TORONTO, ONTARIO--(Marketwire - Oct. 22, 2012) - Solid Gold Resources Corp. ("Solid Gold") (TSX VENTURE:SLD) reports that new regulations obligating proponents to consult with potentially affected Aboriginal communities before conducting exploration activities in Ontario are scheduled to come into force on November 1, 2012.
"These rules result in a total transfer of all Natural Resources to the control of hostile third party governments. It is my opinion that Canadians must do everything possible to stop this ill-conceived race-based initiative", stated Darryl Stretch, president of the company.
On January 3, 2012, in the absence of any supporting law, a motions judge in the Superior Court of Ontario ordered Solid Gold Resources Corp. to stop all exploration work at Lake Abitibi and, together with the Province of Ontario, to consult and accommodate Wahgoshig First Nation (WFN).
Two days later, in reference to the order, Premier Dalton McGuinty of Ontario stated:
"There is an important legal obligation now placed on businesses to consult in a formal and thorough way."
No law or regulation was in place on January 5, 2012 when the Premier of Ontario made that statement and in fact the law will not come into effect for another two weeks.
It is now a year since Ontario acknowledged that it was the Crown's duty to consult WFN and it had not met that duty. Solid Gold Resources Corp. anticipates an imminent declaration from Ontario that the Crown has now met its constitutional duty to consult and accommodate WFN where required.
Further, in the interest of clarity, Ontario must inform and assure all stakeholders that, just as in any other contract, terms cannot be changed without the consent of all parties and that these new regulatory obligations will only be imposed on holders of mining claims recorded after November 1, 2012.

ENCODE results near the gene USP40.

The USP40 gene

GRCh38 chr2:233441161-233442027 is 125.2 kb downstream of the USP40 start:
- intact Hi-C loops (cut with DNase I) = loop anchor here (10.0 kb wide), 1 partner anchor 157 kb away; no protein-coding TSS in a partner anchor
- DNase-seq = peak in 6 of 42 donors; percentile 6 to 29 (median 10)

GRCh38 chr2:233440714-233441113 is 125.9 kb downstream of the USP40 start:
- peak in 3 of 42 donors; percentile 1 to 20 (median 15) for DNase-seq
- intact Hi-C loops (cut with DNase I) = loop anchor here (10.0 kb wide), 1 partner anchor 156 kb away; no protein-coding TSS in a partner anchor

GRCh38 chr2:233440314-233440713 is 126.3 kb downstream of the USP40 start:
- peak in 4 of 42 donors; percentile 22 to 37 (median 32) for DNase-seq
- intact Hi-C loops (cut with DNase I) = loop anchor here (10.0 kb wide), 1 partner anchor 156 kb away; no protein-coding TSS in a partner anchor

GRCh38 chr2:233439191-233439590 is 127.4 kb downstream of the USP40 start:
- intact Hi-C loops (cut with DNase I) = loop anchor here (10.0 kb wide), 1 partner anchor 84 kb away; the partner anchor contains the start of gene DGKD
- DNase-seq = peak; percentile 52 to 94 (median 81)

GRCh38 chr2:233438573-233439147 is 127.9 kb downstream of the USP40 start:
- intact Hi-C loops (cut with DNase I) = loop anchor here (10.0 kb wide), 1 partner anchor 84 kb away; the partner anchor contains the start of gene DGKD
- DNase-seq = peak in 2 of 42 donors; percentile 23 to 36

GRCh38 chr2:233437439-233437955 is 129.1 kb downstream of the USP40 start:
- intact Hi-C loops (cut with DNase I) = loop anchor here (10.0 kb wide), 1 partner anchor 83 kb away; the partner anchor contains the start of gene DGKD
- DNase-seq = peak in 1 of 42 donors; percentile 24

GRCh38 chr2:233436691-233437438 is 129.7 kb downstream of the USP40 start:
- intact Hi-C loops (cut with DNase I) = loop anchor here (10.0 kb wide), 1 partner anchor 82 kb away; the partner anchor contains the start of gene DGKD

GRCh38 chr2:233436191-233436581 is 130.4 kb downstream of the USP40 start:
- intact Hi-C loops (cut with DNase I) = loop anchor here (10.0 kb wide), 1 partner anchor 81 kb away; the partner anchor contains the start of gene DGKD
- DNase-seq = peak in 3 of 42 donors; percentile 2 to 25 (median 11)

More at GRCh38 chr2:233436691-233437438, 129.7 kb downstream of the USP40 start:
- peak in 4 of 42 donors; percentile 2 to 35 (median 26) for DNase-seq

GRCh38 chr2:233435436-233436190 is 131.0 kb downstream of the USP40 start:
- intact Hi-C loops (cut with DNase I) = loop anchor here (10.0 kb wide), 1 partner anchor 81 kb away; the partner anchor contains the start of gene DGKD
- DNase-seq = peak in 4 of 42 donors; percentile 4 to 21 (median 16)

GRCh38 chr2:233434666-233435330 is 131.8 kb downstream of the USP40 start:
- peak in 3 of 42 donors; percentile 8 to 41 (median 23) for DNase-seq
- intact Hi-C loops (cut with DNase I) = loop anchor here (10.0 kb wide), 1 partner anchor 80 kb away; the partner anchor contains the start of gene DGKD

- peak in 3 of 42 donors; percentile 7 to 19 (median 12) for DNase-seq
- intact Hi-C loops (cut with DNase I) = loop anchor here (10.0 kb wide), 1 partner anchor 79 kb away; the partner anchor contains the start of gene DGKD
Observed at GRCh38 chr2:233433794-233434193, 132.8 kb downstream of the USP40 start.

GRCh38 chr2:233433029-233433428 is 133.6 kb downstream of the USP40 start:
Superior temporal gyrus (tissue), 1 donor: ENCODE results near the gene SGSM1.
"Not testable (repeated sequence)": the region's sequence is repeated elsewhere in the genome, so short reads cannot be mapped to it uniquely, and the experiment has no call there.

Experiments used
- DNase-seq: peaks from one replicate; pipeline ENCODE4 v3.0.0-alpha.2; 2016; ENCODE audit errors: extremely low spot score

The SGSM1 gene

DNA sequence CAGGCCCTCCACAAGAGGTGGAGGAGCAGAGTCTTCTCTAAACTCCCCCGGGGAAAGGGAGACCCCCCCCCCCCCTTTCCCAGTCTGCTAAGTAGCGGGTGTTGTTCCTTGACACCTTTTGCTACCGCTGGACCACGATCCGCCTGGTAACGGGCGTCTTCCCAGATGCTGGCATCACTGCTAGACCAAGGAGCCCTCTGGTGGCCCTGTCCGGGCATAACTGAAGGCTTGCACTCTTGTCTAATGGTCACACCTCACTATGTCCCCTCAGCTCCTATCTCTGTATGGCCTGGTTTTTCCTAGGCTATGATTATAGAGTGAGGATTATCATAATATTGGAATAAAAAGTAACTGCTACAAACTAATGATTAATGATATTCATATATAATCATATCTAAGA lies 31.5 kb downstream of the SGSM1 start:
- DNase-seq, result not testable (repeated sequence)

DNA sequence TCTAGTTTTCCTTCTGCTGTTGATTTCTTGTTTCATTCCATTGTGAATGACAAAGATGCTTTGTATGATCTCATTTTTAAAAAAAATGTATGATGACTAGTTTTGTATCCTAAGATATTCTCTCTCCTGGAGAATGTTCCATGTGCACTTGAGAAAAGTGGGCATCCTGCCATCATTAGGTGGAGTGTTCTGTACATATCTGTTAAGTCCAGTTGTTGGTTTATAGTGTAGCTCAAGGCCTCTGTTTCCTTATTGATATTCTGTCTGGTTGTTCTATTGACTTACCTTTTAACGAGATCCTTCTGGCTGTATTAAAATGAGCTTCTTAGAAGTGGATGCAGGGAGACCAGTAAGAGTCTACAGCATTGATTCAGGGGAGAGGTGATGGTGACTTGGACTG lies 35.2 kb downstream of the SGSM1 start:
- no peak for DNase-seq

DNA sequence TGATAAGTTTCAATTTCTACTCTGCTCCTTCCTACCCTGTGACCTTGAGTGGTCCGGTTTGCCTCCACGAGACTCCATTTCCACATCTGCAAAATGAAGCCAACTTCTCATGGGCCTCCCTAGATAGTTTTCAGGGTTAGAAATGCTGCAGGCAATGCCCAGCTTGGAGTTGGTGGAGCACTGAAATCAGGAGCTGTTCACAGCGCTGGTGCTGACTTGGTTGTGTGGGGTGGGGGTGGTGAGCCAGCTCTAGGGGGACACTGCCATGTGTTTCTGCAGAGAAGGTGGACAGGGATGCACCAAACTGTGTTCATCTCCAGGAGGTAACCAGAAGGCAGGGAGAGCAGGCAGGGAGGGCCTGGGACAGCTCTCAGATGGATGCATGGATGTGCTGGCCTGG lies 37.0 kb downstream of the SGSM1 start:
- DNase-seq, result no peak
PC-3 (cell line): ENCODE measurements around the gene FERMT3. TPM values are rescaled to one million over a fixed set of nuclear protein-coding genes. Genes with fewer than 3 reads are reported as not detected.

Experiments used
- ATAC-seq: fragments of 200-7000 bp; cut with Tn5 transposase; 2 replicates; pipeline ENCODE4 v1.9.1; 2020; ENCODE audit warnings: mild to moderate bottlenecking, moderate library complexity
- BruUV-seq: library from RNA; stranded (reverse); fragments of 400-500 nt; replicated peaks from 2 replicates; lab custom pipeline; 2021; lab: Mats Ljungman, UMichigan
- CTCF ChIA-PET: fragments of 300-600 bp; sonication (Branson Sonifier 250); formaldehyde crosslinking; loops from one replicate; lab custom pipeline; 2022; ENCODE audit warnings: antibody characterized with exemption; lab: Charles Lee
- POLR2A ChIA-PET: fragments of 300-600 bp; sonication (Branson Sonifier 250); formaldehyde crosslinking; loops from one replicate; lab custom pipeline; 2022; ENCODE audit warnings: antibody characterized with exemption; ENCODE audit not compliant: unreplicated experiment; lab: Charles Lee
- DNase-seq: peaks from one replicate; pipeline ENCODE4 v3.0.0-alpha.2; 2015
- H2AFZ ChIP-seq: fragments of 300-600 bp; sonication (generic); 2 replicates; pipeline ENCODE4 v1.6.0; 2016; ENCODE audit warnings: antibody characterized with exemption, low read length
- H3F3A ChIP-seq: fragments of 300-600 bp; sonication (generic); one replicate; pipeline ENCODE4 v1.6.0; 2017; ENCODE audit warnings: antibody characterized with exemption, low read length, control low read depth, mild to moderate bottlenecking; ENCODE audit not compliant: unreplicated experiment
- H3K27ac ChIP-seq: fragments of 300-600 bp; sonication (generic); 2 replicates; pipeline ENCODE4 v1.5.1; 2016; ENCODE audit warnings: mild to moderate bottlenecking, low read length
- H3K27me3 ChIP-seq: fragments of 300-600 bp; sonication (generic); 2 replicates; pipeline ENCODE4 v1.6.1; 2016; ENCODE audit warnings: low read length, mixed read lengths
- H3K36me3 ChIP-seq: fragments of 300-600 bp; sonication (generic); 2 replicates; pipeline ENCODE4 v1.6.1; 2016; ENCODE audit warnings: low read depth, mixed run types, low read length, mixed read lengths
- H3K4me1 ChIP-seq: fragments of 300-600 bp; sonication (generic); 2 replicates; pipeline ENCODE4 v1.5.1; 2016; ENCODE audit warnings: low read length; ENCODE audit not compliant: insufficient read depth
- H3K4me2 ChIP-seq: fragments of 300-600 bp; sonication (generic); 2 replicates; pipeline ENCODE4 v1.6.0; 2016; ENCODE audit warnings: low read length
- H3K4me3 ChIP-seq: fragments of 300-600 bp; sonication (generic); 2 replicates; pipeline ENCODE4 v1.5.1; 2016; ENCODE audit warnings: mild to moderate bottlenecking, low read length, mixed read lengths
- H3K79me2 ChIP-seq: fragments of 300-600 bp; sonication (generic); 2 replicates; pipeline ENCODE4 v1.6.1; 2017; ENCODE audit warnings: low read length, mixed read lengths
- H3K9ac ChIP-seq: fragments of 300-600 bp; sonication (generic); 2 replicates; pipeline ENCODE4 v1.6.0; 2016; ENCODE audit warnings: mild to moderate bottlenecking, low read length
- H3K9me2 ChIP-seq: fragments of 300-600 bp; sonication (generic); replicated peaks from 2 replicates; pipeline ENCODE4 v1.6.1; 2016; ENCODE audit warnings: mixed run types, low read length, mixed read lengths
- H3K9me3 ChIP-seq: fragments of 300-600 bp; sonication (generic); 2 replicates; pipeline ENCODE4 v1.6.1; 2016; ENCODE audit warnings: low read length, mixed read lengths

Without any debate in the people's house, Ontario has imposed these regulations on the public after a six-year multi-billion-dollar initiative. The company has been unable to locate a single report of any kind with respect to these fundamental matters, including a report on public consultation or even an impact-benefit analysis. The government's initiative fails the most basic smell test: what is the definition of consultation? A search of Ontario's newly updated website does not reveal a definition of "consultation" as it relates to First Nations. It certainly is not to be found among all the other definitions and interpretations in the new Mining Act.
When asked to define "consultation", one of the lawyers for WFN replied, "It is case-specific and fact-specific. The Court will decide. In some cases, it is the rights that are at issue, how strong those rights are, what kind of drilling is being proposed. But it really depends on the case."
If counsel is correct, the Courts will quickly overflow with First Nations vs. industry conflicts, financed by taxpayers and further choking Ontario to economic collapse. How could conflict resolution be fairly adjudicated by the government without fundamental legal definition engrained in statute? Debate in the legislature on bullying should fully canvass the government's behavior in this case. It is plain that Ontario is mired in an impossible conflict and has proven itself incapable of non-biased action to protect Canada's sovereignty and Solid Gold's statutory right to access and to explore its recorded mineral claims without interference.
Mr. Stretch has accepted an invitation to speak on these and other matters, such as the Government's "revenue-sharing scheme" at 10 AM, November 7, 2012 at the Ontario Prospectors Symposium in Sudbury, Ontario.
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